No one has gone to a commercial showing of a movie in Riyadh in over 30 years.
At least, not until last Saturday (6 June 2009), when the Saudi-made film Menahi showed at the King Fahd Cultural Centre. But, it took the nephew of King Abdullah to accomplish this event. Prince Alaweed bin Talal owns the Rotana Group, a Gulf-based entertainment company, which took the movie to Jeddah back in December and showed the film to a group including both men and women. However, it took over five months to get permission to show Menahi, a country boy in the big city film, in the city of Riyadh.
Conservative Muslim leaders oppose the showing of films from fear non-Muslim values will be introduced to the population, as well as due to the a fear that there might be gender mixing. While they failed to prevent the showing of the movie, they did succeed in blocking the attendance of women. Guards stood at entry ways to ensure no woman got into the theater, and attendees only learned about the showing hours prior to the debut. There were even protesters attempting to persuade men from attending.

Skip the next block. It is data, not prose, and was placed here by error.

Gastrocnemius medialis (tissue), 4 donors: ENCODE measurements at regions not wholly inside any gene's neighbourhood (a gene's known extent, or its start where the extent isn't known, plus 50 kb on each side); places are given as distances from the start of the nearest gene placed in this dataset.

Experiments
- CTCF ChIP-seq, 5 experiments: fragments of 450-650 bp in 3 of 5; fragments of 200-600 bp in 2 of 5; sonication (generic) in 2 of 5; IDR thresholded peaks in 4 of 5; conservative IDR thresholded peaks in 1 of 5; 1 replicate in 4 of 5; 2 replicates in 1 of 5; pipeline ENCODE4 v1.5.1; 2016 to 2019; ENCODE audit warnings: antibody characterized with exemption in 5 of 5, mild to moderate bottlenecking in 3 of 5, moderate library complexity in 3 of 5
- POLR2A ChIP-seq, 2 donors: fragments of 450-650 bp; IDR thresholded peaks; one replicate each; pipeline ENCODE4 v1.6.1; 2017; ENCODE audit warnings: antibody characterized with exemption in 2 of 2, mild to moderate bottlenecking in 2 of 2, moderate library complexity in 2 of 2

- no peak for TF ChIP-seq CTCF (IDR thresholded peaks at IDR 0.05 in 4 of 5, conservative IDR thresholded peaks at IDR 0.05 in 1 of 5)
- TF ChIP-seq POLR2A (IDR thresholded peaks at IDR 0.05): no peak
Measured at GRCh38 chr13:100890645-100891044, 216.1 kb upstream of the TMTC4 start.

Prince Alaweed is optimistic about the future of cinema in Saudi Arabia and is quoted as having said the public showing of movies in Saudi Arabia, on a regular basis, is inevitable.
What intrigues me is that, as a young minsterial student, I remember being told by a couple of very conservative preachers that movies were evil and introduced anti-Christian messages to the community; so, they should be avoided. This echoed in my mind as I read the news articles about Menahi, along with the memories of protests and boycotts associated with some films in the United States. I hope we never slip into a period where films are banned, and we have to wait 30 years in order to see another one. What a sad world it would be without movies.